CCPC asks Senate, Congress to pass FOI
- Niña G. Sumacot-Abenoja (The Philippine Star) - September 21, 2012 - 12:00am

CEBU, Philippines - The Cebu Citizens-Press Council (CCPC) is urging both the Senate and Congress to act on the Freedom of Information Act of 2012 before the end of the 15th Congress.

The council passed a resolution for this purpose during its meeting yesterday, in time for the celebration of the Cebu Press Freedom Week.

CCPC is asking the legislators “to pass a bill that serves the public’s right to know without prejudicing public interest, as distinguished from the private interest of government officials, and without using the bill as vehicle for the right-to-reply bill, which required full and separate discussion.”

Jonathan Capanas, CCPC’s Secretary, said they agreed to request the Senate and Congress to act on the bill as soon as possible as they only have three month left before the year ends and legislators will soon be busy with the 2013 elections.

Cebu Daily News editor-in-chief Eileen Mangubat suggested to make the request “urgent”, which was approved by the body.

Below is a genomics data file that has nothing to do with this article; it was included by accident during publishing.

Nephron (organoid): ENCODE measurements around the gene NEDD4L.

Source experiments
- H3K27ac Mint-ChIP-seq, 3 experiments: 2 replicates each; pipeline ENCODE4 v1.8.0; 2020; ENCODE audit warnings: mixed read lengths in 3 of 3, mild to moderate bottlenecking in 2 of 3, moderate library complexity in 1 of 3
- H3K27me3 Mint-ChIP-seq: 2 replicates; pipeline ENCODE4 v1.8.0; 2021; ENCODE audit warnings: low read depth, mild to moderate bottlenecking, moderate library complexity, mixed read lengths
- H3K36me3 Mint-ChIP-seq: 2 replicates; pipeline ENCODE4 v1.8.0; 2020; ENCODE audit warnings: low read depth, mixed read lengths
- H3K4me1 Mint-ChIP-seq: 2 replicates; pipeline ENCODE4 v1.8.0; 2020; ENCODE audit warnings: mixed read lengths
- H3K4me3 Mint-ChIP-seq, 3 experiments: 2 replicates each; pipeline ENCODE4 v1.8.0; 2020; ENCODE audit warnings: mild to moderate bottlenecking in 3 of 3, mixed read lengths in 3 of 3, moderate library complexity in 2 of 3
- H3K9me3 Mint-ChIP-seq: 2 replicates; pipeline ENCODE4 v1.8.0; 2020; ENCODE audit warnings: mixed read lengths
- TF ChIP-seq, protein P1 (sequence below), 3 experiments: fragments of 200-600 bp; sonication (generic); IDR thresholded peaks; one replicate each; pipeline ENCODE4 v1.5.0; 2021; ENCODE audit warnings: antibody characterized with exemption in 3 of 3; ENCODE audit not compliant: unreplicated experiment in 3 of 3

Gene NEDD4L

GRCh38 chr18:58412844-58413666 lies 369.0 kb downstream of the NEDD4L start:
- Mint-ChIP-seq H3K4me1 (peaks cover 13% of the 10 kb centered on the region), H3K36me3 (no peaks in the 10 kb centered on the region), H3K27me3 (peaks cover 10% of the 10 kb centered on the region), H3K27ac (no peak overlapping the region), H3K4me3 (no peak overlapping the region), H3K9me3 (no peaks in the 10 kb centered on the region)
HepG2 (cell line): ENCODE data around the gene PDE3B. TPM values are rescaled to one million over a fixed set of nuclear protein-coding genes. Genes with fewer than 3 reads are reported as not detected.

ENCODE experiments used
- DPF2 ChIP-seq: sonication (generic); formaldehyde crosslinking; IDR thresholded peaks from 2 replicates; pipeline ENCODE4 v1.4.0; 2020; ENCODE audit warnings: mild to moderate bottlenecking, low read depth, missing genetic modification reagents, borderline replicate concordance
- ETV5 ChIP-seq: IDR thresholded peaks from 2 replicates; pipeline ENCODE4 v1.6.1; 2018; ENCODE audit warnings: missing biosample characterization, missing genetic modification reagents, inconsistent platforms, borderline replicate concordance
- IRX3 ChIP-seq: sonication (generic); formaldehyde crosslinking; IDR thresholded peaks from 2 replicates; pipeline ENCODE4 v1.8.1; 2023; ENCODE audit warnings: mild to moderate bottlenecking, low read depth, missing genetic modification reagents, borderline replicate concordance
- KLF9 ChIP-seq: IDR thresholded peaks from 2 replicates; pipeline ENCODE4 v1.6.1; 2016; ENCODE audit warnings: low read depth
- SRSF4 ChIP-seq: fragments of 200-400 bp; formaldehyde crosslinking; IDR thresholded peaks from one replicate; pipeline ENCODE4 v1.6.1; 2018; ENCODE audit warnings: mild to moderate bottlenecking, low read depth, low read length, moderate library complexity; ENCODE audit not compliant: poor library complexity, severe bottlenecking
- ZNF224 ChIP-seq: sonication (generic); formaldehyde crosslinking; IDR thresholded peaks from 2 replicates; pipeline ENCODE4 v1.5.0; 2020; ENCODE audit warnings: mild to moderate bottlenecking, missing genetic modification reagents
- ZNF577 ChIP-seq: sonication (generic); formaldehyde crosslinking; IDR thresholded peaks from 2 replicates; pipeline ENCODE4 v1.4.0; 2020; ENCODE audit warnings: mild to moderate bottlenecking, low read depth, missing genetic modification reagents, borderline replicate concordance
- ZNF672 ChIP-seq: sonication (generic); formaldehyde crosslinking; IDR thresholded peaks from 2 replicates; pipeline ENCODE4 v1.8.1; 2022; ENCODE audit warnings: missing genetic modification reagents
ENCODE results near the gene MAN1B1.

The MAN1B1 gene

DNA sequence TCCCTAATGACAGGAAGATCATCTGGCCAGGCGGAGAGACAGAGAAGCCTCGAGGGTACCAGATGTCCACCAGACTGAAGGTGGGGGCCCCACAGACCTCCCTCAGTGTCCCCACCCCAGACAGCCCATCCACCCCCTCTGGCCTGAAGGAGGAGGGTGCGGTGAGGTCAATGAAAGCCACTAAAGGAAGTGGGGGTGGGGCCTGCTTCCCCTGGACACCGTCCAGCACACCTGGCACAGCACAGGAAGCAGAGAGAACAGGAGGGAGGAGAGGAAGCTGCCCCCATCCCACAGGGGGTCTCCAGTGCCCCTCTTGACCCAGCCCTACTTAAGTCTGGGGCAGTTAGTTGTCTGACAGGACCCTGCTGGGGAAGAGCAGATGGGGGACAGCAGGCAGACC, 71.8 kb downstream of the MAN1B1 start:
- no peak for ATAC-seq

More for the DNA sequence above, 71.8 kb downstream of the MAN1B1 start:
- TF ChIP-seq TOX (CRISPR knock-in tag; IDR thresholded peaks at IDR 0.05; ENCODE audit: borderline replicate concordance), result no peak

The council also approved Sun.Star’s former editor-in-chief, lawyer Pachico Seares’ suggestion to furnish President Benigno Simeon Aquino a copy of the resolution.

Copies of the resolution will also be sent to the national media organizations that have worked and campaigned for the passage of the bill.

Yesterday’s meeting at the Marco Polo Plaza Hotel was attended by different media personalities such as Bobby Nalzaro of GMA-7 Balitang Bisdak and his co-anchor, Atty. Rose Versoza, The FREEMAN’s Divine Ngujo, columnists and bloggers.

Guest speaker Ramon Isberto, Smart and PLDT public affairs head, had a 20-minute discussion on “dealing with newsrooms and new media.”

Isberto presented the trending social media which might overtake the radio and print.

“Anything that goes online will go mobile,” he said, as he presented the continuous down trending of newspapers in the past four years.

However, even with this fact, Isberto does not believe that print media will die.

“It will survive but there are rules that should be changed,” he said.

He cited that in the 1950s, there were predictions that radio would die with the introduction of the television but it did not.

Seares said newspapers are easy to navigate and is much full in content than social media.  (FREEMAN)

BALITANG BISDAK BOBBY NALZARO CEBU CITIZENS-PRESS COUNCIL CEBU DAILY NEWS CEBU PRESS FREEDOM WEEK DIVINE NGUJO EILEEN MANGUBAT FREEDOM OF INFORMATION ACT ISBERTO JONATHAN CAPANAS SENATE AND CONGRESS
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